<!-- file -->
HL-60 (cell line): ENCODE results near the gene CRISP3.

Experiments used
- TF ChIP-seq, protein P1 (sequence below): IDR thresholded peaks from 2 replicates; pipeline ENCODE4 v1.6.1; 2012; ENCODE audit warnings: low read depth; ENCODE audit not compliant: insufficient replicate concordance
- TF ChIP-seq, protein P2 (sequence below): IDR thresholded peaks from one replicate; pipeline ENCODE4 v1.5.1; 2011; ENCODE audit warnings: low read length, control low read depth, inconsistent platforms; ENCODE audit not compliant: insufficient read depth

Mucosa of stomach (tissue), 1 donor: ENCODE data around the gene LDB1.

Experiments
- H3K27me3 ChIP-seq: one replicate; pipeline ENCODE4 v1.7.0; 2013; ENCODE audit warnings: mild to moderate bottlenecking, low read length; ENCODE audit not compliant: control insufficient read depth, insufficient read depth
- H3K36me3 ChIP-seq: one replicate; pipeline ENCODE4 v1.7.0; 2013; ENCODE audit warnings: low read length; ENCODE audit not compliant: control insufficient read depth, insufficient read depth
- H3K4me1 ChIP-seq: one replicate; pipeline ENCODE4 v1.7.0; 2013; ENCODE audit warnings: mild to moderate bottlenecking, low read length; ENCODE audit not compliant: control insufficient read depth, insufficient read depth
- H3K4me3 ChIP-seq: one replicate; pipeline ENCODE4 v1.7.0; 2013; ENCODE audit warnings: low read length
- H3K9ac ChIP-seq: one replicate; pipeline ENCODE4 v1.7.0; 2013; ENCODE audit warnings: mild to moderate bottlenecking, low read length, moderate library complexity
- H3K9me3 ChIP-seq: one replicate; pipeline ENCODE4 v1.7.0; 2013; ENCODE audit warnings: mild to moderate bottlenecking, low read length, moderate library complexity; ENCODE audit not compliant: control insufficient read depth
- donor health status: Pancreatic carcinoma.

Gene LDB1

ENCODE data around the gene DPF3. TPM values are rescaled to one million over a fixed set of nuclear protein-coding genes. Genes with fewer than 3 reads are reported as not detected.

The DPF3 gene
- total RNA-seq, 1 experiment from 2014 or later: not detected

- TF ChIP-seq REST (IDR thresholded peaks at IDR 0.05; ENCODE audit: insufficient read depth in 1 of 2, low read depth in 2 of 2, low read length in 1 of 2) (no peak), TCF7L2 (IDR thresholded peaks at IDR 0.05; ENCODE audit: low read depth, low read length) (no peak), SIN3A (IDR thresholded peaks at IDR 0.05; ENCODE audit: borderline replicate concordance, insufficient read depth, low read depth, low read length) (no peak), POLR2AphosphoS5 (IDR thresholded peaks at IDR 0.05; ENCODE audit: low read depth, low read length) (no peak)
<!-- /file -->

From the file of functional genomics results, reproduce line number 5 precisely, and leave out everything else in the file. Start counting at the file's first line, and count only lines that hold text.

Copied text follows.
Mucosa of stomach (tissue), 1 donor: ENCODE data around the gene LDB1.